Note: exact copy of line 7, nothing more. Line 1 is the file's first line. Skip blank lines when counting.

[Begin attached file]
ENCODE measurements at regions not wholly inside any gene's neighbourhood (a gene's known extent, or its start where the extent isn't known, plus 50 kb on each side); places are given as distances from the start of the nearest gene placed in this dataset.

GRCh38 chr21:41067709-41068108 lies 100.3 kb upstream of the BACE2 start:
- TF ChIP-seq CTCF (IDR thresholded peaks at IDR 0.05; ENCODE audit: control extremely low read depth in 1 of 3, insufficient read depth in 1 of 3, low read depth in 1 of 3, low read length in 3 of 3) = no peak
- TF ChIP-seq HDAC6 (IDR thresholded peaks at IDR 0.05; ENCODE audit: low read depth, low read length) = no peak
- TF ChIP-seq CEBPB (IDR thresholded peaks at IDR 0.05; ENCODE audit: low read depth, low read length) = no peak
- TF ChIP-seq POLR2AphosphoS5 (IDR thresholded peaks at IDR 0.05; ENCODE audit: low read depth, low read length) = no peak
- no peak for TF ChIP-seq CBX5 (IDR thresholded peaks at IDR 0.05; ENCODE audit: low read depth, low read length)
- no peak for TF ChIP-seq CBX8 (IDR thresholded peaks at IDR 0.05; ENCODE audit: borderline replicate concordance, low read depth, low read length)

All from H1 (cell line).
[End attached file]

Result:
- no peak for TF ChIP-seq CBX5 (IDR thresholded peaks at IDR 0.05; ENCODE audit: low read depth, low read length)